I had a client in Germany who could not work out why all of his export managers sold so many products (in a technical market) while his sales were stagnating or in decline.
To make things worse, he had to think up clever marketing strategies and expensive selling materials while his export colleagues did nothing more than turn up at clients with cheap black and white print-outs of product lists.
We hit on the reason for him. The company’s foreign customers didn’t need anything more than a black and white print-out. The fact that the products came from Germany was a selling story in itself.
As an expat working in Germany I am amazed at how negative Germans can be about their country and in particular how they underestimate their reputation for world-class engineering excellence. OK, they score badly on being brusque and impolite, the words sorry or please don’t feature much in their small talk, but does a buyer of a BMW think about that when they’re shifting gear?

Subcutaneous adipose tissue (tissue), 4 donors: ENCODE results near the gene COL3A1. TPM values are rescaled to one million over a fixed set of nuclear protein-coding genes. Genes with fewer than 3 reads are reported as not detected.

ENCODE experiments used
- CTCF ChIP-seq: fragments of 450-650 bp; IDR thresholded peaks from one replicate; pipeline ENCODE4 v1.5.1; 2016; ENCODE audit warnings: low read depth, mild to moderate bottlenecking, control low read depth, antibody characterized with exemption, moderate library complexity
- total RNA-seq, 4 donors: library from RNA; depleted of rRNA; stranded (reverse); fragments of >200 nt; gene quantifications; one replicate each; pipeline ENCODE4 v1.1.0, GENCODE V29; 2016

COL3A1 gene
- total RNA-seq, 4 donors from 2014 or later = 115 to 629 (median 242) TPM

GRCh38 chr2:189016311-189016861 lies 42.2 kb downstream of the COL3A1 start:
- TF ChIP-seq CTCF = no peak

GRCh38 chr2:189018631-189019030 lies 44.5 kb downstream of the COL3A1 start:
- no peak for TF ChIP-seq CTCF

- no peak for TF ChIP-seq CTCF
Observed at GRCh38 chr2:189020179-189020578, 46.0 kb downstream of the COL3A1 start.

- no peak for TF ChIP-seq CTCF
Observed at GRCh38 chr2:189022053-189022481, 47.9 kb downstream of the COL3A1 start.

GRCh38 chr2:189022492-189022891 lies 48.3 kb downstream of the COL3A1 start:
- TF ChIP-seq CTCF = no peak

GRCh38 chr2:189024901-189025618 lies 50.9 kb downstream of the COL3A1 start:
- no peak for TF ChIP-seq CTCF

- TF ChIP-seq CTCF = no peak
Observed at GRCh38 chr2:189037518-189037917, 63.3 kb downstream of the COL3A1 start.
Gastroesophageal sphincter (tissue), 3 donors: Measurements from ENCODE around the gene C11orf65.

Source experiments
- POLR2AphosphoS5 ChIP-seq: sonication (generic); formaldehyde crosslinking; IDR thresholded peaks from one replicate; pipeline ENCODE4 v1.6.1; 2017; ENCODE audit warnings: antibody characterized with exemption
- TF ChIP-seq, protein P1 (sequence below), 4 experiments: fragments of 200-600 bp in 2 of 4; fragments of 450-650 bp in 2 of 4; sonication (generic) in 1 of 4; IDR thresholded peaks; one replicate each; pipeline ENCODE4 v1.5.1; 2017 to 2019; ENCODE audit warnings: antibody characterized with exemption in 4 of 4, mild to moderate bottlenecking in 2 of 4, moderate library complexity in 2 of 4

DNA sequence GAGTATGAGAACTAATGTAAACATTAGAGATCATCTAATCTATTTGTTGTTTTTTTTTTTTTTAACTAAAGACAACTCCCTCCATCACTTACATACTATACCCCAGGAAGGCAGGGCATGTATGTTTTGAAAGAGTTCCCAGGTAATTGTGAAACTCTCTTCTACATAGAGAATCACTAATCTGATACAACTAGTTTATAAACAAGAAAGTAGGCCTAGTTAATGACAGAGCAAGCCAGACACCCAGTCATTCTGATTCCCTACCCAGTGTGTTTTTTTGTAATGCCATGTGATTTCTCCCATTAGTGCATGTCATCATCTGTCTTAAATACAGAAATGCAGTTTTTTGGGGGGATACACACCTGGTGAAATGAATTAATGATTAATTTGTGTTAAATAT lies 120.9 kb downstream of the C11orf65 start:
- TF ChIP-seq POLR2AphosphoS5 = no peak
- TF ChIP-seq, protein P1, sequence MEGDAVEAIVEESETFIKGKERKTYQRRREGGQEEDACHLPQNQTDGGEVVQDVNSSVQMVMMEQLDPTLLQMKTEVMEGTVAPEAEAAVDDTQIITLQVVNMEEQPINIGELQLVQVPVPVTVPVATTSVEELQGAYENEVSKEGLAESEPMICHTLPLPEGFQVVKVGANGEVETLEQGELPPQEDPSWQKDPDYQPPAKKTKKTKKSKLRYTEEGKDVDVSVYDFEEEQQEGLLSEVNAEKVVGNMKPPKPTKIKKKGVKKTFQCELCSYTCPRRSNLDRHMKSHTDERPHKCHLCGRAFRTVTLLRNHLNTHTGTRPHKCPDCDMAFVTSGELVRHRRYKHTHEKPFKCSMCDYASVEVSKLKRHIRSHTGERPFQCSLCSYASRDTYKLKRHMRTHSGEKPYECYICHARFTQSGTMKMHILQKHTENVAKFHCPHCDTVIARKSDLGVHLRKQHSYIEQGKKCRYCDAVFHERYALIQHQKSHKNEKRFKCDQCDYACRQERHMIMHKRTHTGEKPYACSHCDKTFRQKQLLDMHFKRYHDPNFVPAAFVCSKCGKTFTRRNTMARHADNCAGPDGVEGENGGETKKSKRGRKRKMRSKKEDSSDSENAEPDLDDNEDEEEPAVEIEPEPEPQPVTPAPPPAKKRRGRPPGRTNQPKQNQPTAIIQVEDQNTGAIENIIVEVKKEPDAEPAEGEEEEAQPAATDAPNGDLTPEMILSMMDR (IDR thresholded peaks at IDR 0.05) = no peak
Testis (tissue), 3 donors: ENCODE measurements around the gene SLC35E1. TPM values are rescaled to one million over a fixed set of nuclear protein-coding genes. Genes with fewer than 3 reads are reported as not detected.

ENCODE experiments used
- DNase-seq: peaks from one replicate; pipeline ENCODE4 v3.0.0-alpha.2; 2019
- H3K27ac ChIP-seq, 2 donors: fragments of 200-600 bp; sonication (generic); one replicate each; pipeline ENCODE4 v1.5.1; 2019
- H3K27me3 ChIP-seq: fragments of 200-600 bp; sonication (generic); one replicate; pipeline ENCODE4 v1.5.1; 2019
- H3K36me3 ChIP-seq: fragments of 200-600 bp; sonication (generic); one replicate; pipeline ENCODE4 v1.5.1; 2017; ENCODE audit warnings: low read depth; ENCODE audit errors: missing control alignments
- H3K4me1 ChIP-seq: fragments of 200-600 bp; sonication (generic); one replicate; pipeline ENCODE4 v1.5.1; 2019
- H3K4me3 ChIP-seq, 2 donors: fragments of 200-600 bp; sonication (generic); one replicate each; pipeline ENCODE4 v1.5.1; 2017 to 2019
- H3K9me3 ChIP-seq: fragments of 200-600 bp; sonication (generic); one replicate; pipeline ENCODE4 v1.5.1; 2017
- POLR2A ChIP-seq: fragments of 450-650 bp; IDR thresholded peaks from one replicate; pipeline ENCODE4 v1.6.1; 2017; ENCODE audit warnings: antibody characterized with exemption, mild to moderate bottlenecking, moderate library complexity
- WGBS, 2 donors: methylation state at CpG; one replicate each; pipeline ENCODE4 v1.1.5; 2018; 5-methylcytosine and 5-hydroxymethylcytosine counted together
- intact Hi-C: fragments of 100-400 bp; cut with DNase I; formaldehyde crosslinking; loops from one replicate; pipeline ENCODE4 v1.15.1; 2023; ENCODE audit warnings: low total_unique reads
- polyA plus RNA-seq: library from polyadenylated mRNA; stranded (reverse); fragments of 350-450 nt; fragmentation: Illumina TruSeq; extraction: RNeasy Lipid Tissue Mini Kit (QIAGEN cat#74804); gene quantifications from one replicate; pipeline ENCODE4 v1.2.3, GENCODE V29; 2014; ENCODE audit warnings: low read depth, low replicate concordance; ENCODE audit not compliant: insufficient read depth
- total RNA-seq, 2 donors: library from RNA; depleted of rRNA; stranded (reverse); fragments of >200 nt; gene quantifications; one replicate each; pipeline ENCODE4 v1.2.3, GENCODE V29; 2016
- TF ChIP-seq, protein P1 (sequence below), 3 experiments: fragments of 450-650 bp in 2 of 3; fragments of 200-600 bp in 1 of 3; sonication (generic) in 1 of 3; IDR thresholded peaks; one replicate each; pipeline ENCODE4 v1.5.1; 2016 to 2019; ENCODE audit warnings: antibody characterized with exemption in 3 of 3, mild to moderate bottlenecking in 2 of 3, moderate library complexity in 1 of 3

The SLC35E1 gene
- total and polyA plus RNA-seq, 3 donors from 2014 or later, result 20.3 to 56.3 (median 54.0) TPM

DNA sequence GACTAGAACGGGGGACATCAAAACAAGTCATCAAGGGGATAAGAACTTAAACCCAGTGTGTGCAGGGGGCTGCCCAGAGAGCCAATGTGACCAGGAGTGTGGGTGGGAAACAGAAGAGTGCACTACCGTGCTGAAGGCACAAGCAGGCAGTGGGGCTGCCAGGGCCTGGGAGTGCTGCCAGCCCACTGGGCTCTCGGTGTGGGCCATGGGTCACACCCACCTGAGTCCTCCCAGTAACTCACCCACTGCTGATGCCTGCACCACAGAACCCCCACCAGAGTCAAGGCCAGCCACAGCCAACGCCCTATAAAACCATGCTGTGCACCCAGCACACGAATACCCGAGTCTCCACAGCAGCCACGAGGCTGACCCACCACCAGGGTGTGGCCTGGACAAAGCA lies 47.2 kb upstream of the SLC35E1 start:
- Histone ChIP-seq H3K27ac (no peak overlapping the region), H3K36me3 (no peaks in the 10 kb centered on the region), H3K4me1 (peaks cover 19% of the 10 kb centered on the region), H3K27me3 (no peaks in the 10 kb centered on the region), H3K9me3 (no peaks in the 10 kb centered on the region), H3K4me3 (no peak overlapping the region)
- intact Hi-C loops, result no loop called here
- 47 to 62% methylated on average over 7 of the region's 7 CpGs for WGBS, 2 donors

German products are rated among the best in the world.
So if you had to sell “Germany” as a product to the rest of the world, or leverage the image of Germany to sell your products, it would probably make sense to play to its engineering strength. Or is it obvious? Why mention what is implicitly already there?
Does Germany need injecting with ‘sexiness’? Or ‘fun’? Or ‘innovative flair’? (the last one’s tricky – the Germans do register lots of patents, but they’re not known for their creative thinking. One advertising exec I met said, “little wonder, how can you expect a country that defines DIN standards to be creative”.)
Well, while the spotlight was on Germany in 2006 for the World Cup, the government decided to start a marketing campaign. People I met in Stuttgart told me
* what a warm welcome they’d received from locals
* how clean and pretty the towns are
* how beautiful the countryside is (they’d expected nothing but heavy industry here)
* what a fantastic climate (ok, they were comparing to England ;-)
So I was keen to see what the German government’s campaign would be in England. Here it is, a high-profile campaign from the London underground …
Hhmm. Not sure I get it.